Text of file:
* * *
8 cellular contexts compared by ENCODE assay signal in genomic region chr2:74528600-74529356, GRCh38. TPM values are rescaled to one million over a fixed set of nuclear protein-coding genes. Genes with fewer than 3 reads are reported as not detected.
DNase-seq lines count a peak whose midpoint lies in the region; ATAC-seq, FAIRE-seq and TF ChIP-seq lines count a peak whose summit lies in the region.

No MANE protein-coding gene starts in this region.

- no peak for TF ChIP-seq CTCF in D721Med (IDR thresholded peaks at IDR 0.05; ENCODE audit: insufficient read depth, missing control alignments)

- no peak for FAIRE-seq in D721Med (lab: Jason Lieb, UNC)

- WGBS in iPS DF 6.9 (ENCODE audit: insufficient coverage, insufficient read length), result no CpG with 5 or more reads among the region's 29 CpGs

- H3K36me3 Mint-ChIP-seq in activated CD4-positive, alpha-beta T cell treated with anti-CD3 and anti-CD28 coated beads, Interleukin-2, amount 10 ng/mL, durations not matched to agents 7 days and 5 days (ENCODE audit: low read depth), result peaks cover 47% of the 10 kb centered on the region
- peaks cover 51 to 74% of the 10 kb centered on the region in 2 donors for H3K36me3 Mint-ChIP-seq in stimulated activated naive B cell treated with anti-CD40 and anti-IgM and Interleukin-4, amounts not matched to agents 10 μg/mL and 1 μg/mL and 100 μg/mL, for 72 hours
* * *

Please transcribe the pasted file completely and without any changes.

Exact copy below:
8 cellular contexts compared by ENCODE assay signal in genomic region chr2:74528600-74529356, GRCh38. TPM values are rescaled to one million over a fixed set of nuclear protein-coding genes. Genes with fewer than 3 reads are reported as not detected.
DNase-seq lines count a peak whose midpoint lies in the region; ATAC-seq, FAIRE-seq and TF ChIP-seq lines count a peak whose summit lies in the region.

No MANE protein-coding gene starts in this region.

- no peak for TF ChIP-seq CTCF in D721Med (IDR thresholded peaks at IDR 0.05; ENCODE audit: insufficient read depth, missing control alignments)

- no peak for FAIRE-seq in D721Med (lab: Jason Lieb, UNC)

- WGBS in iPS DF 6.9 (ENCODE audit: insufficient coverage, insufficient read length), result no CpG with 5 or more reads among the region's 29 CpGs

- H3K36me3 Mint-ChIP-seq in activated CD4-positive, alpha-beta T cell treated with anti-CD3 and anti-CD28 coated beads, Interleukin-2, amount 10 ng/mL, durations not matched to agents 7 days and 5 days (ENCODE audit: low read depth), result peaks cover 47% of the 10 kb centered on the region
- peaks cover 51 to 74% of the 10 kb centered on the region in 2 donors for H3K36me3 Mint-ChIP-seq in stimulated activated naive B cell treated with anti-CD40 and anti-IgM and Interleukin-4, amounts not matched to agents 10 μg/mL and 1 μg/mL and 100 μg/mL, for 72 hours